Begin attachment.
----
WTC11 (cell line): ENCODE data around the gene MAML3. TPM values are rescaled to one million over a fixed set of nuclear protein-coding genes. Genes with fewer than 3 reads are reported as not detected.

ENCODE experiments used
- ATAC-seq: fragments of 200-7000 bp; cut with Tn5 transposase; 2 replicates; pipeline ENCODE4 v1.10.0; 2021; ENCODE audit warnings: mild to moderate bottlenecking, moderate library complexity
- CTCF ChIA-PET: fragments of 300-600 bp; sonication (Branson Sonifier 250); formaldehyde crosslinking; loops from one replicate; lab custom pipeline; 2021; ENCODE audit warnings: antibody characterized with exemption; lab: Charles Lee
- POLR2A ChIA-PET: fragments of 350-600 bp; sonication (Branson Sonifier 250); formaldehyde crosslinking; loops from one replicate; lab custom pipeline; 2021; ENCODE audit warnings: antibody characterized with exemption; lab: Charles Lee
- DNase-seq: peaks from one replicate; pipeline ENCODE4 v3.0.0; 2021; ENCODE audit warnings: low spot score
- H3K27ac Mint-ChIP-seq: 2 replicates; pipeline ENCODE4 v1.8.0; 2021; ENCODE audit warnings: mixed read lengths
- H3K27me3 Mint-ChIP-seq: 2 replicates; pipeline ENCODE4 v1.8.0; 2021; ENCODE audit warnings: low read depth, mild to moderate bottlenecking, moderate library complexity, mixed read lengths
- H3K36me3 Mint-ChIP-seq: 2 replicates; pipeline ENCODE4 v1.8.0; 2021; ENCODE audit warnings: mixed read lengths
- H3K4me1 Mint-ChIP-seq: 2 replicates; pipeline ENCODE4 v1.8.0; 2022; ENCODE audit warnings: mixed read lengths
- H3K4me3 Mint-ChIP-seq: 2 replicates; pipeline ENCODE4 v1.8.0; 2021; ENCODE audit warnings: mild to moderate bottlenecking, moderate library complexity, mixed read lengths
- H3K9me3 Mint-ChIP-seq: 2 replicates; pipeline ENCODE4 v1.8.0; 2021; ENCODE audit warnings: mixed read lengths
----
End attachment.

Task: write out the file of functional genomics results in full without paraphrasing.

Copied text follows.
WTC11 (cell line): ENCODE data around the gene MAML3. TPM values are rescaled to one million over a fixed set of nuclear protein-coding genes. Genes with fewer than 3 reads are reported as not detected.

ENCODE experiments used
- ATAC-seq: fragments of 200-7000 bp; cut with Tn5 transposase; 2 replicates; pipeline ENCODE4 v1.10.0; 2021; ENCODE audit warnings: mild to moderate bottlenecking, moderate library complexity
- CTCF ChIA-PET: fragments of 300-600 bp; sonication (Branson Sonifier 250); formaldehyde crosslinking; loops from one replicate; lab custom pipeline; 2021; ENCODE audit warnings: antibody characterized with exemption; lab: Charles Lee
- POLR2A ChIA-PET: fragments of 350-600 bp; sonication (Branson Sonifier 250); formaldehyde crosslinking; loops from one replicate; lab custom pipeline; 2021; ENCODE audit warnings: antibody characterized with exemption; lab: Charles Lee
- DNase-seq: peaks from one replicate; pipeline ENCODE4 v3.0.0; 2021; ENCODE audit warnings: low spot score
- H3K27ac Mint-ChIP-seq: 2 replicates; pipeline ENCODE4 v1.8.0; 2021; ENCODE audit warnings: mixed read lengths
- H3K27me3 Mint-ChIP-seq: 2 replicates; pipeline ENCODE4 v1.8.0; 2021; ENCODE audit warnings: low read depth, mild to moderate bottlenecking, moderate library complexity, mixed read lengths
- H3K36me3 Mint-ChIP-seq: 2 replicates; pipeline ENCODE4 v1.8.0; 2021; ENCODE audit warnings: mixed read lengths
- H3K4me1 Mint-ChIP-seq: 2 replicates; pipeline ENCODE4 v1.8.0; 2022; ENCODE audit warnings: mixed read lengths
- H3K4me3 Mint-ChIP-seq: 2 replicates; pipeline ENCODE4 v1.8.0; 2021; ENCODE audit warnings: mild to moderate bottlenecking, moderate library complexity, mixed read lengths
- H3K9me3 Mint-ChIP-seq: 2 replicates; pipeline ENCODE4 v1.8.0; 2021; ENCODE audit warnings: mixed read lengths